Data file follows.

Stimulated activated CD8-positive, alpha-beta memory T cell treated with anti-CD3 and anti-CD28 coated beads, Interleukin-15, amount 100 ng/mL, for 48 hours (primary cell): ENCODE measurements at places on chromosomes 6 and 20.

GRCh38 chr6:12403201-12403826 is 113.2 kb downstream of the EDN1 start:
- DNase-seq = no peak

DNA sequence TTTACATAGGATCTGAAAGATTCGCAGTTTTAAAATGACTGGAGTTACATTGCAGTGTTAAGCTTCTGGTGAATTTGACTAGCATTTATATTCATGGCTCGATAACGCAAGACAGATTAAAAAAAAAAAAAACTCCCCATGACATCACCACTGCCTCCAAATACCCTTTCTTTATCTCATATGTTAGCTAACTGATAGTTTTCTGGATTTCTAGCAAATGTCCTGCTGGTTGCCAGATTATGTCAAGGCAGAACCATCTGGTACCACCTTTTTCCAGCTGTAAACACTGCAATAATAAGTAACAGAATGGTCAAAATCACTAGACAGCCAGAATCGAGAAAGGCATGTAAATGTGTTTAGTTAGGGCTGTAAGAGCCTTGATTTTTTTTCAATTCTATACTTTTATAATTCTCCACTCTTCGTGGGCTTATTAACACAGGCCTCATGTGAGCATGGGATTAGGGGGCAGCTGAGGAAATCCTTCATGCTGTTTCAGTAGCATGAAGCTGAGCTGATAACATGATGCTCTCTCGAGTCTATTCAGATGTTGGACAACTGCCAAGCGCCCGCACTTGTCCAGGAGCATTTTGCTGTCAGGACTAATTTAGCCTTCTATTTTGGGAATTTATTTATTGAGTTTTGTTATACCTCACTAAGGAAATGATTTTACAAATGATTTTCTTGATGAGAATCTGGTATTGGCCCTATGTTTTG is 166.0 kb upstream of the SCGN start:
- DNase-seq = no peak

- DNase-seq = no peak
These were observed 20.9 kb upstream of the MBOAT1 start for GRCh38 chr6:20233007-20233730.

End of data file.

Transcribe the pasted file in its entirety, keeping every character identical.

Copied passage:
Stimulated activated CD8-positive, alpha-beta memory T cell treated with anti-CD3 and anti-CD28 coated beads, Interleukin-15, amount 100 ng/mL, for 48 hours (primary cell): ENCODE measurements at places on chromosomes 6 and 20.

GRCh38 chr6:12403201-12403826 is 113.2 kb downstream of the EDN1 start:
- DNase-seq = no peak

DNA sequence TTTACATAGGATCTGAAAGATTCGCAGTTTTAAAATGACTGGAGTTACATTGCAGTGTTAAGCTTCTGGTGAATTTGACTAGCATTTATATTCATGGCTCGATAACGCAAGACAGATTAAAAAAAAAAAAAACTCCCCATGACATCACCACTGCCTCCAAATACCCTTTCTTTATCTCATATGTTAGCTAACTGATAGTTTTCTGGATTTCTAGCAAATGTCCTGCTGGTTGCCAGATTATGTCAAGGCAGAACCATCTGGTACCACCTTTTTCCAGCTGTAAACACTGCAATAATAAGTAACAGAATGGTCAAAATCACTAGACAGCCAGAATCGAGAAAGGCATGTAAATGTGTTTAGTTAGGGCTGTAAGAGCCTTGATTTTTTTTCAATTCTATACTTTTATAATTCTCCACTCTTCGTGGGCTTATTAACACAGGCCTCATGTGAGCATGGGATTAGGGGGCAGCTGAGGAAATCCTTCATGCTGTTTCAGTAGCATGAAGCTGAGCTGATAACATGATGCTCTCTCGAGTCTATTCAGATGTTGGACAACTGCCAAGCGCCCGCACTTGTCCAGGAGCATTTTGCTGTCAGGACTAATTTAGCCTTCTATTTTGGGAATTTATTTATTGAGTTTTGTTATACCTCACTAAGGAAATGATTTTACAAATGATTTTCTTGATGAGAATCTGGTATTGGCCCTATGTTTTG is 166.0 kb upstream of the SCGN start:
- DNase-seq = no peak

- DNase-seq = no peak
These were observed 20.9 kb upstream of the MBOAT1 start for GRCh38 chr6:20233007-20233730.